ESPN Under Fire Over Handling of Erin Andrews Video, Ben Roethlisberger Charges
When a Nevada woman named Andrea McNulty filed a civil suit accusing the Pittsburgh Steelers quarterback of sexually assaulting her in the hotel where she worked last summer, ESPN did not report it on TV or on its website.
Its reasoning: "A policy of not running stories based on civil suits without a criminal investigation or without conducting its own reporting."
ESPN claimed to be taking the high road by not reporting the lawsuit, but as it pertained to Ben Roethlisberger, many wondered if ESPN was refusing to only to stay in good standing with one of the country's most high-profile athletes.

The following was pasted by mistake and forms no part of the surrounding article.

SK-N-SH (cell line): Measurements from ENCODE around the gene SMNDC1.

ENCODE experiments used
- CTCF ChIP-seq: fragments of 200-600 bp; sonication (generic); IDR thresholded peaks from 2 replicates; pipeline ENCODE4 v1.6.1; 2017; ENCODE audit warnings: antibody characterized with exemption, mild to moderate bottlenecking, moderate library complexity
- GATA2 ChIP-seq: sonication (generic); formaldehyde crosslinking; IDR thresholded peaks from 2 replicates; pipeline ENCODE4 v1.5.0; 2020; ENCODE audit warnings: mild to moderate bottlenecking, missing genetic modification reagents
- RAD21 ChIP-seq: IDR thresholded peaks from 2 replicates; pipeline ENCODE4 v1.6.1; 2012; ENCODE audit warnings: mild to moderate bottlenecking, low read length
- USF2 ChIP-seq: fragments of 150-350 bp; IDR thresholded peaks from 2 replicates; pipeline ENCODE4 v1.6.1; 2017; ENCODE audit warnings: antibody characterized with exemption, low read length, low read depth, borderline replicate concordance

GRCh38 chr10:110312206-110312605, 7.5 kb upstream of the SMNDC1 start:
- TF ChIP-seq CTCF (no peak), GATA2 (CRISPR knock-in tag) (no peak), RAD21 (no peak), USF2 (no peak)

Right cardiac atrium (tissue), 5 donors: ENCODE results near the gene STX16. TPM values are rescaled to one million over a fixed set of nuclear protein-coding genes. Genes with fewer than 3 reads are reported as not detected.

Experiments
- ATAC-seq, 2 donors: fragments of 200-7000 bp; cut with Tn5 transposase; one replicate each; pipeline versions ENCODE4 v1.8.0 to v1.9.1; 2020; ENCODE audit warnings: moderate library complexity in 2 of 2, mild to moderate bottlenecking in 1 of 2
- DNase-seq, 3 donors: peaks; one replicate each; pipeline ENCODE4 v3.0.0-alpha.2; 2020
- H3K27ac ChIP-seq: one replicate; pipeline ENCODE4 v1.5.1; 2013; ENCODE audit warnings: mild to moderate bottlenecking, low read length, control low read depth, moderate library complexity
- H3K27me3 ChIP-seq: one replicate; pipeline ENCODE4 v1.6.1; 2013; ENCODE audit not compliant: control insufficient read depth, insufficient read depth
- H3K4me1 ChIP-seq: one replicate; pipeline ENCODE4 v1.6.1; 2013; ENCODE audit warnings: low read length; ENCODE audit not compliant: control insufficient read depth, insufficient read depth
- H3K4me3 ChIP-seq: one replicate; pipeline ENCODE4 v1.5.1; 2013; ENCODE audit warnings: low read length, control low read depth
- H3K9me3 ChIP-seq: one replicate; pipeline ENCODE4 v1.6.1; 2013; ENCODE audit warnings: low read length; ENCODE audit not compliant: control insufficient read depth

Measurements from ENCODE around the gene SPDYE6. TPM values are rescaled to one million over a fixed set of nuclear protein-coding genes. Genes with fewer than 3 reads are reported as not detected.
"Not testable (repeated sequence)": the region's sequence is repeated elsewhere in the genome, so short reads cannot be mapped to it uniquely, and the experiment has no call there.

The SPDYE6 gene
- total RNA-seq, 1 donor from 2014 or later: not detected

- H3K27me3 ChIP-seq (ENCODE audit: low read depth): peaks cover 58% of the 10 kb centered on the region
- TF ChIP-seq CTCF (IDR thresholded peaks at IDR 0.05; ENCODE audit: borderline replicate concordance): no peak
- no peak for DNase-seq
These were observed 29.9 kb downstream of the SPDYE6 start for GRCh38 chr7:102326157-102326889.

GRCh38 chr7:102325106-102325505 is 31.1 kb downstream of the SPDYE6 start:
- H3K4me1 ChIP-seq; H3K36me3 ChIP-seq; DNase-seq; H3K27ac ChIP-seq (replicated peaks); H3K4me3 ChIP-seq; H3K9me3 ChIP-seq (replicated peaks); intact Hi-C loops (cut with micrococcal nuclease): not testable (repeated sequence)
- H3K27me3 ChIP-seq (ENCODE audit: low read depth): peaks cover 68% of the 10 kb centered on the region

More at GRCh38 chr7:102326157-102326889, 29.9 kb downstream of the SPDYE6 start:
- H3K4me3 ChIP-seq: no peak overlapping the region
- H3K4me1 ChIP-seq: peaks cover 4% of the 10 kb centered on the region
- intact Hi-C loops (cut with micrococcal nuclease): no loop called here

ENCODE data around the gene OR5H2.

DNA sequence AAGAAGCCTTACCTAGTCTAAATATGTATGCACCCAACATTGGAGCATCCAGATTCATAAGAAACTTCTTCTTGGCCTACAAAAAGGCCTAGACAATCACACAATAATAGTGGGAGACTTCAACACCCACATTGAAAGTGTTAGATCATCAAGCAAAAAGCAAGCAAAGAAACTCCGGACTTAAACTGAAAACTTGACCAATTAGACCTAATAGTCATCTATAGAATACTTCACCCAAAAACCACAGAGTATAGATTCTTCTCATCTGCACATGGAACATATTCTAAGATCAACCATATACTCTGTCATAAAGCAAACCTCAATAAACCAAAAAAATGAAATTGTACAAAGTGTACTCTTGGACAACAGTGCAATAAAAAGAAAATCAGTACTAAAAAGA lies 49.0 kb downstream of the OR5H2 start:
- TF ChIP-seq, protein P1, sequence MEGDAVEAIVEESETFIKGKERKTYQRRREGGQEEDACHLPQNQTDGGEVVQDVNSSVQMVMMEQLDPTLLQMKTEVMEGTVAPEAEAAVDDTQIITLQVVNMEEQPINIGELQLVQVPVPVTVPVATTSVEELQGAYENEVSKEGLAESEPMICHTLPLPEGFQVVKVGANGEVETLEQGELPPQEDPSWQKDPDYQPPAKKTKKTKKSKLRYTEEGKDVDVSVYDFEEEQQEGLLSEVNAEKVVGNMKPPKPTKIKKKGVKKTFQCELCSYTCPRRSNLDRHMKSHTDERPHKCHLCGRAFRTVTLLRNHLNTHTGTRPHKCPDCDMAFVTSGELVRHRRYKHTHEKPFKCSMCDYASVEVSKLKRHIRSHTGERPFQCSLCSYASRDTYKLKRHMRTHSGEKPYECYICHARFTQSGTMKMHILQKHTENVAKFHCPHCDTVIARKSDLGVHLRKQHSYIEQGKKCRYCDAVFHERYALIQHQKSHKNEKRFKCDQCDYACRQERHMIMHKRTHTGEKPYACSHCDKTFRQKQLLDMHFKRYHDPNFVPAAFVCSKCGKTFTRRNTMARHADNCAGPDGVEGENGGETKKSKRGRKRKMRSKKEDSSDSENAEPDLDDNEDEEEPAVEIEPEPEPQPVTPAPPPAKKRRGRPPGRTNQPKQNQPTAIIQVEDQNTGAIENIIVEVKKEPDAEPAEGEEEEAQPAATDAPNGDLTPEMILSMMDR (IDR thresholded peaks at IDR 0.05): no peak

Finally, three days after the story broke, ESPN reported it, saying it was just waiting for either Roethlisberger or law enforcement to make a statement.
Any news organization has the right to set standards by which it will report a story, of course. But the New York Times reported it, and given that it involved a sports figure, it's a little odd that the "Worldwide Leader in Sports" did not.
If nothing else, ESPN's impartiality and role in creating more news than it reports is a subject being hotly debated in journalism circles.